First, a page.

As the summer sun fades it is time to turn to the wines of the south, and, in particular, the red wines of the Rhône valley. The vines are hardy here, clinging to the terraced slopes of the river valley, braced against the Mistral: a drying wind that keeps the grapes from baking in the relentless sun. Wines have been grown there at least since Roman times and the triumvirate of Cuilleron, Gaillard and Villard have re-planted an ancient vineyard to produce Sotanum, a rich, heady wine made from Syrah with a softening drop of Viognier. This is the nearest you will get to tasting a Roman wine.
Along the course of the river, Rhône wines exhibit a north-south divide. Northern Rhônes tend to be small-production wines from the Syrah grape, grown on the vertiginous slopes of vineyards like Côte-Rôtie and Hermitage. Southern Rhônes grown on flatter soils harvest every grape variety they can muster to make majestic wines like Châteauneuf-du-Pape and prodigious quantities of Côtes du Rhône.
Wine growers in Côte-Rôtie produce robust wines, but with plenty of finesse. A good example is Yves Gangloff’s 2007 La Barbarine, a supple wine whose dark fruit core is lifted by the addition of a little Condrieu, one of the world’s great white wines. The intensely perfumed Condrieu, made from the Viognier grape, conjures up a field of flowers and is balanced on the palate by a bittersweet note of apricot kernel. Small quantities of this fragrant wine gives Syrah-based Côte-Rôtie its exotic character. Each of the triumvirate produce elegant versions of both Côte-Rôtie and Condrieu.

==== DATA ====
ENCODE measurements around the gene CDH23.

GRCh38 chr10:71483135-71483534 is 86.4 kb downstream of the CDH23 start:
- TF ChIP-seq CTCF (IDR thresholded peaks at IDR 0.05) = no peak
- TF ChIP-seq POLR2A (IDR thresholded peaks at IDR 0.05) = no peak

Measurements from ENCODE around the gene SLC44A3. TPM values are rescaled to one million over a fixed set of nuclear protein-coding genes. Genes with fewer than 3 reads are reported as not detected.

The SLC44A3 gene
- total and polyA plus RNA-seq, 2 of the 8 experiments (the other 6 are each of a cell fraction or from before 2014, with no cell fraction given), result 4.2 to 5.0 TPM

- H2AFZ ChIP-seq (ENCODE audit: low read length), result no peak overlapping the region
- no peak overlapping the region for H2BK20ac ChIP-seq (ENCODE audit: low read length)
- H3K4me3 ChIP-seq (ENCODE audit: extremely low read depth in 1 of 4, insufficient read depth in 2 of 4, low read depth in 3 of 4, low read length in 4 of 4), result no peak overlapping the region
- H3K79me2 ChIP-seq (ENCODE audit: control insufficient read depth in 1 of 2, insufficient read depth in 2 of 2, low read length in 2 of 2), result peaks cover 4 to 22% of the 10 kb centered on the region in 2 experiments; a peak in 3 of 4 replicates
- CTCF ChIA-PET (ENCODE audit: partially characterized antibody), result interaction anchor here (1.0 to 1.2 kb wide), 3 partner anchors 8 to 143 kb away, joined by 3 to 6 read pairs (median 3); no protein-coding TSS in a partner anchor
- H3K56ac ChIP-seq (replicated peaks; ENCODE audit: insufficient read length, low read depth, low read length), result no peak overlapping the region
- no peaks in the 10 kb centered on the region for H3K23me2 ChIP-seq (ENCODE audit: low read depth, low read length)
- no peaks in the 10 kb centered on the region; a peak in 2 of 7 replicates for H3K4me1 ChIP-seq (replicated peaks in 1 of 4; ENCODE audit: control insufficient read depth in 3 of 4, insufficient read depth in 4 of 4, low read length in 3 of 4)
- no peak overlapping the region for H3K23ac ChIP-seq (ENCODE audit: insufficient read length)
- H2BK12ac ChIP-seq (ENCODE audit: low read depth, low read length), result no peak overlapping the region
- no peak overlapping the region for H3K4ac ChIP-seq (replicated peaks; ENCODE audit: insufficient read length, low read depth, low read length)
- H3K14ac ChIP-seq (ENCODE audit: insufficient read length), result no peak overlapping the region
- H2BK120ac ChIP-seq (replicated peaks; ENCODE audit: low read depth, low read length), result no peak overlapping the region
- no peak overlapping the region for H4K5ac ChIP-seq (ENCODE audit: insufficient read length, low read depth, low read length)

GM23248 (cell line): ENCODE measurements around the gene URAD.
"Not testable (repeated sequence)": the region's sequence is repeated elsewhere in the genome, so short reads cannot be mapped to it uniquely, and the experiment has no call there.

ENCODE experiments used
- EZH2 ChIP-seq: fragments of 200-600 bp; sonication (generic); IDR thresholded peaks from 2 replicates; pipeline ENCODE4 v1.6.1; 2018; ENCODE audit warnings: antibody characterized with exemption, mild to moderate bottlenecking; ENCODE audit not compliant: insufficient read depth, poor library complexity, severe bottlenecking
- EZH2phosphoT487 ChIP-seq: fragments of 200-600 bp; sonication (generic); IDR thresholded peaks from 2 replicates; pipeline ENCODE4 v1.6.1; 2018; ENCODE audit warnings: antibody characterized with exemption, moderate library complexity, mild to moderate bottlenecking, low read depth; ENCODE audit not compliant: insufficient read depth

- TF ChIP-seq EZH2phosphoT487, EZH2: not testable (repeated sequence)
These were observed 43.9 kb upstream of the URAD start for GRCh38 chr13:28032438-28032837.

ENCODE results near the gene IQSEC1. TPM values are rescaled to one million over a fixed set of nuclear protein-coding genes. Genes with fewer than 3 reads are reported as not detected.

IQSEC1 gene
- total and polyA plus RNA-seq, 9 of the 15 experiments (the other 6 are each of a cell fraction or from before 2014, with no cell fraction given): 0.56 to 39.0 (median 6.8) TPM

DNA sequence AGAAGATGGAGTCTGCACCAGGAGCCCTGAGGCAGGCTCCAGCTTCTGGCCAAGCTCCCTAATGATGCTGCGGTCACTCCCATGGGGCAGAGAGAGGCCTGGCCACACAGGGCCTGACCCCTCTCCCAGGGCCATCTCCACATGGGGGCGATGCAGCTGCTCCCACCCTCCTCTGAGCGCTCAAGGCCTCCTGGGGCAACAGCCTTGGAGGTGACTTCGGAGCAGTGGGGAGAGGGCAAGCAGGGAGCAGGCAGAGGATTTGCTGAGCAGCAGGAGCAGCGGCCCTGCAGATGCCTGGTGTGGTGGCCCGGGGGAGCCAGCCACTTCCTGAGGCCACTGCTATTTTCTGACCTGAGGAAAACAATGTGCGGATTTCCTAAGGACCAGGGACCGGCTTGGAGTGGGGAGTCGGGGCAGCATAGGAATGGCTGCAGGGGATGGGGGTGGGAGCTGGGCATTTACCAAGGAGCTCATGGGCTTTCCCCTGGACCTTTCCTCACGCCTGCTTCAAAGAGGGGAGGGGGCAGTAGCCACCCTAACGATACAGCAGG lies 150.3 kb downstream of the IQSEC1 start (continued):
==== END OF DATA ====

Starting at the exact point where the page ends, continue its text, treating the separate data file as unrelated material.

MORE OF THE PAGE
More noble, and less showy are the wines of Hermitage, which are for long keeping and reward the wait, showing Syrah to be capable of intriguing complexity. The star of Hermitage is Jean-Louis Chave, whose wines are as prized (and as expensive) as the great vintages of Bordeaux and Burgundy. The wines of Crozes-Hermitage offer more immediate and affordable pleasures, especially the wines of Laurent Combier, whose Crozes has an intoxicating perfume of lavender and violets. His top cuvée, the Clos des Grives, adds a savoury depth of earth and fruit.
Côtes du Rhône are infamous for mass production. To mark a distinction in quality, wines from the 16 best-producing villages can be called Côtes du Rhône Villages. The best Côtes du Rhône are made from Syrah, Grenache and Mourvèdre. By contrast, 13 grape varieties go…